Two Of A Kind

Houston Jewelry Designer Unhappy with Lookalike Stella McCartney Necklace

Shopnonhuman's lucite knot necklace looks a lot like the version in McCartney's Resort 2016 collection.

By Sarah Rufca Nielsen December 29, 2015

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Nonhuman's lucite knot choker on display at the "Texas Design Now" show at the Contemporary Art Museum Houston.

Image: Michelle Yue

Stella McCartney's Resort 2016 collection features botanical prints, button-down shirts re-imagined as sarongs, and two collar necklaces, each made of a single rod of acrylic tied into a knot at the middle.

Houstonian Michelle Yue, who designs the jewelry line Nonhuman, first saw the necklaces after a friend texted her a picture from the collection's printed lookbook. "She said 'Is this your piece?'," says Yue. "...I was so shocked I didn't know what to do."

Yue launched Nonhuman in 2014, inspired by classic design reshaped by futuristic elements. Her collection is crafted entirely from smooth, transparent lucite, including one piece that has the same shape, style and center knot as the version by Stella McCartney. But Yue says she's been selling the design for over a year.

Another difference? The Stella McCartney version is selling for $245 at Saks Fifth Avenue; it's only $115 on the Nonhuman website.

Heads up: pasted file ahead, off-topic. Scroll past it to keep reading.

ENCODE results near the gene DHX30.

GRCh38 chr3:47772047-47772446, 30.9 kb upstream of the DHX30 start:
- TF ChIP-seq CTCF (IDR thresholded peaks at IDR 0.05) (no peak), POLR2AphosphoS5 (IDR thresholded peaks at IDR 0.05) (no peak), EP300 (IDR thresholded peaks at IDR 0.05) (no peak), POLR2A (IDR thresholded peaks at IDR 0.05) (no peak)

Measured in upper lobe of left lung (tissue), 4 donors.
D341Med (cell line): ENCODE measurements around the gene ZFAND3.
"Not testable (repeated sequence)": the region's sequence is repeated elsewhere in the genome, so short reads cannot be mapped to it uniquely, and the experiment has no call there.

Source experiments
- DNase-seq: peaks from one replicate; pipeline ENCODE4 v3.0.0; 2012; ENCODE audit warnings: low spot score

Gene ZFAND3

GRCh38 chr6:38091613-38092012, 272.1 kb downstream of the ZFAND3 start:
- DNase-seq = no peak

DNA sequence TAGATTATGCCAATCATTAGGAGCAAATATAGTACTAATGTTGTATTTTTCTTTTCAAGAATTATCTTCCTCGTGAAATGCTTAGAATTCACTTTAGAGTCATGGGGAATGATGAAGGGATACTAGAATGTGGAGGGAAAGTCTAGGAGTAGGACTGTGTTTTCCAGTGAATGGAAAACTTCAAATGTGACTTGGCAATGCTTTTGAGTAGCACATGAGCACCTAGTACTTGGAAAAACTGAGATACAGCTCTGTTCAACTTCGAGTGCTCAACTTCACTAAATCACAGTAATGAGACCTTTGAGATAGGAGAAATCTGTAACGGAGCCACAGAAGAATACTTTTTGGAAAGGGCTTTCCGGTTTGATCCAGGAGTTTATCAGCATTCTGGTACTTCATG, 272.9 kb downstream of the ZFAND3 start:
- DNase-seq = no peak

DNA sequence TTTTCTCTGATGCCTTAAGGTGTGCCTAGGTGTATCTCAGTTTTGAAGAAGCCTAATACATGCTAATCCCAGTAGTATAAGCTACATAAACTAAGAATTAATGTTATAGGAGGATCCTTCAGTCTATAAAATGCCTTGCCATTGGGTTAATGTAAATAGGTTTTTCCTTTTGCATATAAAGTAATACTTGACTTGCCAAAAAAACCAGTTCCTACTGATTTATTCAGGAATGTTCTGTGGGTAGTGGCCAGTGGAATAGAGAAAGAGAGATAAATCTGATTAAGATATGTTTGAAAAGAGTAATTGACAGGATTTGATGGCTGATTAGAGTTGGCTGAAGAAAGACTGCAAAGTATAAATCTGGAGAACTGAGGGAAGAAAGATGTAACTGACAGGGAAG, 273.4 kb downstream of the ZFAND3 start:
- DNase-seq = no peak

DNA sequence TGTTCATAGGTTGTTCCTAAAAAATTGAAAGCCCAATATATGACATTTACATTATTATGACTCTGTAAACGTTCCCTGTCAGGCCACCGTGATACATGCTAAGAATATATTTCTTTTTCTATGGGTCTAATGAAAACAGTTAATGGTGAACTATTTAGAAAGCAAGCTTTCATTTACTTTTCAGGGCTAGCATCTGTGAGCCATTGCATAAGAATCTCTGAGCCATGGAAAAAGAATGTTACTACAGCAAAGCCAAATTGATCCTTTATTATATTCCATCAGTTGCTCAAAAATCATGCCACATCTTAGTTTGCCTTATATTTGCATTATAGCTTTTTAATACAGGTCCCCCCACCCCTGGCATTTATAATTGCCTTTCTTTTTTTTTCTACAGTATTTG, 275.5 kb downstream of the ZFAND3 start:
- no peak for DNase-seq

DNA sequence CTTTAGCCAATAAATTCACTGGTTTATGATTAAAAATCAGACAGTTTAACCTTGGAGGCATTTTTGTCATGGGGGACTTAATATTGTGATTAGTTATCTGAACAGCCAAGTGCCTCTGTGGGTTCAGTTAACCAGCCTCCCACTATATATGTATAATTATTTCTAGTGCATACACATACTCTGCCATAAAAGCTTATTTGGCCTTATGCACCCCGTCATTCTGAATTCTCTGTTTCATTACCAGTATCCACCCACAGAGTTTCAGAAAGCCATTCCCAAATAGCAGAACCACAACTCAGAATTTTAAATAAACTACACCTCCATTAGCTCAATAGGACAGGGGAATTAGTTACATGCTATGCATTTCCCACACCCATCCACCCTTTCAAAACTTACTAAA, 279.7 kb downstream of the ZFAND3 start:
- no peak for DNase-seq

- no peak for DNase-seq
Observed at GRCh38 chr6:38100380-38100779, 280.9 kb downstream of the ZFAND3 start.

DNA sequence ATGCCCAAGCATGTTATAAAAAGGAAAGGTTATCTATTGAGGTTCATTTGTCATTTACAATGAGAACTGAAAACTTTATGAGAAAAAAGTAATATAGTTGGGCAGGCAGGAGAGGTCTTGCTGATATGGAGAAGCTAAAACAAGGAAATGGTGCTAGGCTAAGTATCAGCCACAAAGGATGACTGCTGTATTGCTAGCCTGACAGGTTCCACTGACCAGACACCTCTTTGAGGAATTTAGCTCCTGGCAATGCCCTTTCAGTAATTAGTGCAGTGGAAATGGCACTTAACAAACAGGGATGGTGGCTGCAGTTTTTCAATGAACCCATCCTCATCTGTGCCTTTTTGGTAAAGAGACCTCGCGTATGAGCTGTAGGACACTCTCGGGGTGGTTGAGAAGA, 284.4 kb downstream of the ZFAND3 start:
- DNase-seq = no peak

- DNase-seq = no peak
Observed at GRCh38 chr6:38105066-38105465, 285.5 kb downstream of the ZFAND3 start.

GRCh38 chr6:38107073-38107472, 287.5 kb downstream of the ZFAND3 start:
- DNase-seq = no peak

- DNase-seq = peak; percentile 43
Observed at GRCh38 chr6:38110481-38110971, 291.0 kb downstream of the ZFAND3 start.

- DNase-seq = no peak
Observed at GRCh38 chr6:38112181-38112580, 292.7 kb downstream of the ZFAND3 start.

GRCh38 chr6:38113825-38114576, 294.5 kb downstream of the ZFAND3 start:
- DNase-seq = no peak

Nonhuman is still a small brand, but Yue's designs have begun to get attention; the jewelry was featured in the popular "Texas Design Now" exhibition at the Contemporary Arts Museum Houston this summer, and Yue's work is sold online and available locally at Catacomb HTX. Though her personal social media following is relatively small, she thinks it's possible someone saw her work on one of the socialites or style-setters who have purchased her necklaces and been photographed wearing them.

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The Nonhuman necklace on model Josephine Pearl Lee (a.k.a Princess Gollum), who has nearly 66,000 Instagram followers.

Image: Michelle Yue

"I don't have a lot of followers personally, but it's been worn by a girl in LA with 40,000 followers, and girls I know wear them around New York. I've gotten emails from stores in San Francisco, for example, where literally someone saw it on a customer that walked in," says Yue.

Yue says she's considering legal action about a possible copyright violation. 

It's possible, of course, that the Stella McCartney design is just a coincidence—as a commenter on Reddit points out, both knots and lucite are very trendy at the moment. A Google search pulls up another designer based in Australia with a similar Lucite design, too. But Yue wouldn't be the first designer to see her work appropriated by a larger brand. Fast-fashion retailers like NastyGal, Forever 21, and Urban Outfitters have repeatedly been accused of copying the work of emerging jewelry designers

Representatives for Stella McCartney were not available for comment; we'll update the story if we hear back from them.

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